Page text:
Christie Brinkley wears our White Oxford Cotton shirt for the cover of FN

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For the first in our 10 Year Anniversary film series, The Rake looks at the rise of Emma Willis, one of Jermyn Street’s finest bespoke shirtmakers.

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In an 18th century townhouse, nestled in the heart of Gloucester, hangs a series of black-framed photographs, all with a common theme: Emma Willis, shaking hands with a plethora of high-profile people. The moments are symbolic of the successes Emma has enjoyed as one of the UK’s most prestigious shirtmakers, as well as someone who’s used that acclaim to give back.

It was high profile customers that helped Emma’s business initially grow. Having worked for other menswear companies, she launched her own label in 1989, focusing on bespoke shirts made in England from the finest materials. Personally travelling to homes or places of work, she built up strong relationships with customers, who’d then refer her to their equally high profile friends, quickly developing a client book bursting with reputable names.

It wasn’t until 2000 that Emma opened her store on Jermyn St, where she immediately stood out in an area dominated by male-led brands. She used this as an advantage, adding a delicate flair to menswear, which has become the brand’s signature. “I don’t tend to like the really bold, masculine look at the very traditional end of British shirtmaking,” says Emma, from the cosy basement of her flagship store. “So it’s probably a softer look, slightly less formal. Even if it’s a linen shirt or a brushed cotton shirt, you still make it with equal care. One, it can still be bespoke, and two, you can make it with as much care and trouble as you would with your formal business shirt. So I think that combination is quite characteristic of us too.”

Of course, another value Emma holds in high regard is material, which is sourced from Italy, Switzerland and Ireland. “I’ve used the same mill in Switzerland for 25 years – they’re absolutely superb. It’s called Alumo, and most of our shirts are made from their cottons which are woven using the highest quality Egyptian Giza 45 or West Indian Sea Island raw cotton. And then for the more creative and casual fabric like linen, I would go to Italy, and Irish linens are beautiful too.”

‘What men really want for Christmas, from barbershop shaves to bespoke suiting.’ – The Telegraph

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Custom made shirts from £290, Emma Willis

As the item that every man probably wears most, a shirt is also an informed place to start in the world of bespoke. Excellent British brands such as Drake’s and Emma Willis offer custom-made shirting services. Italian shirtmaking brand Apposta also runs a subscription service online whereby your shirt can be crafted to your specific measurements and specifications – round collar or pointed etc – and delivered to you as a one-off gift or every month.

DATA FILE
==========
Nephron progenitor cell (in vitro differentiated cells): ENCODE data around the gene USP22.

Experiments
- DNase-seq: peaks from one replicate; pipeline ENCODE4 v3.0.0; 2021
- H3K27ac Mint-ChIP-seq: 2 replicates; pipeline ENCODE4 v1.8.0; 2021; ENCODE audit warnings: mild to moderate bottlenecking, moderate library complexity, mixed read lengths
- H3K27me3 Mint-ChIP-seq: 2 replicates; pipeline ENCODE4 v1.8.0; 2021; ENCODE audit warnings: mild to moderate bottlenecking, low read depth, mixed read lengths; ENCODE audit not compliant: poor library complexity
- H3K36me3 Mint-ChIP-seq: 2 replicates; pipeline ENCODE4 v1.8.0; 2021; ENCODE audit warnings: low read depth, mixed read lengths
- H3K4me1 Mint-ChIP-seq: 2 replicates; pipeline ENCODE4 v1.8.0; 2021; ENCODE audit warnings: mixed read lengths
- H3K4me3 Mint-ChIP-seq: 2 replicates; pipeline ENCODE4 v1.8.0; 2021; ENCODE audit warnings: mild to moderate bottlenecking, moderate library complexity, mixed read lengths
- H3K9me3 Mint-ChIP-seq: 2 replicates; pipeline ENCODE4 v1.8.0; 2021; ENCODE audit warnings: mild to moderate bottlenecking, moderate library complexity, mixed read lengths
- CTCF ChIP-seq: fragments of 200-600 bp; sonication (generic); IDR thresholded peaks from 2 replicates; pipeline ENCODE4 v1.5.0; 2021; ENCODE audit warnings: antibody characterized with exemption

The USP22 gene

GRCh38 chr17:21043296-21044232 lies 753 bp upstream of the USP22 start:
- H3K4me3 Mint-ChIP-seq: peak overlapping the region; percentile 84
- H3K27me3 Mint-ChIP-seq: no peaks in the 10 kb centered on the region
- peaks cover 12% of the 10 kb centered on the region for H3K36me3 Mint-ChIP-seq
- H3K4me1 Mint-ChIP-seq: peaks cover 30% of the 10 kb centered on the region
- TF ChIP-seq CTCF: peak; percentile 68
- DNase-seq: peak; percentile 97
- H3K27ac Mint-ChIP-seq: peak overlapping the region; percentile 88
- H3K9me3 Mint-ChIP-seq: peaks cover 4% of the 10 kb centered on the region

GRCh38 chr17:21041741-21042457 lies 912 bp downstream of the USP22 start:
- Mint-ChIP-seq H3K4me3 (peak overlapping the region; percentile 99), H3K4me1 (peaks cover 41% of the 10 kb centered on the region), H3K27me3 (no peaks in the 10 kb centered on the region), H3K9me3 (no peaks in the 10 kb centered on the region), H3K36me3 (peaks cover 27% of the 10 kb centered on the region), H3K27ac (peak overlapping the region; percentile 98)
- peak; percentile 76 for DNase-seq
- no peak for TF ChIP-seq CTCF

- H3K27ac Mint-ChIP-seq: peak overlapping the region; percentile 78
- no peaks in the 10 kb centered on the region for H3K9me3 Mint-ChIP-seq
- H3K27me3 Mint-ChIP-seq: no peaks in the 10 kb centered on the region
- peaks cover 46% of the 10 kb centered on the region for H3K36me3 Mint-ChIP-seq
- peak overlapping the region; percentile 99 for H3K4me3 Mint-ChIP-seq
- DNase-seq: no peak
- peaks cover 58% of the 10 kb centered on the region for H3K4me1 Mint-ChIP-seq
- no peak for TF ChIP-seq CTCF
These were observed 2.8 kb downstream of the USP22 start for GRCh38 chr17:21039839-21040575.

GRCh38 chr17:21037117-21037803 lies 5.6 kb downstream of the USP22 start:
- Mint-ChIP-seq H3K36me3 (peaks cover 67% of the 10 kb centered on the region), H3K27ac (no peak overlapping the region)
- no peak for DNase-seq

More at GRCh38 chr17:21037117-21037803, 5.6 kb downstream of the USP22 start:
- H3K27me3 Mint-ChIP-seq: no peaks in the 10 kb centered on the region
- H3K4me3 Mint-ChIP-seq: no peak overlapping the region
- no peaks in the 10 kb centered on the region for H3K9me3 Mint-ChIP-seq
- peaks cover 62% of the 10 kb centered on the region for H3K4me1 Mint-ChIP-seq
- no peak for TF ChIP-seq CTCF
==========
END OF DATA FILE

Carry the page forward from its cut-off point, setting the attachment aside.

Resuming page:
The New York Times

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For the Man on Your Holiday List: Shopping London’s Jermyn Street

EMMA WILLIS, No. 66, shirts handmade in Gloucester, England, from around 210 to 420 pounds ($269 to $539).

“I don’t personally own any yet, but she makes some of the best shirts around and I use her when I’m doing some styling for a lot of my clients.”

The Financial Times – How to Spend It by Nick Foulkes

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‘Exemplar Employer’ award

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Emma Willis has been awarded the ‘Exemplar Employer’ award in recognition of the support given for the GEM project, helping to build a better community and business environment in Gloucestershire.

Emma Willis won a Champion of Women Award last Friday, in the ‘Style and Spirit’ cateogry

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Emma was honoured to win a Champion of Women Award last Friday, in the ‘Style and Spirit’ category, at a ceremony in London for over 500 women in business and philanthropy.  The awards raised over £100,000 for Maggies Cancer care centres.

The ten year anniversary of the charity Style for Soldiers set up by shirt maker Emma Willis. The charity donates shirts and suits for injured soldiers. Emma visited Headley Court for the last time before the facility moves to the Midlands.

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Emma Preparing Button Bags In The Gloucester Workrooms

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Frederick Heffer’s charming write up of his work experience at our Gloucester workrooms.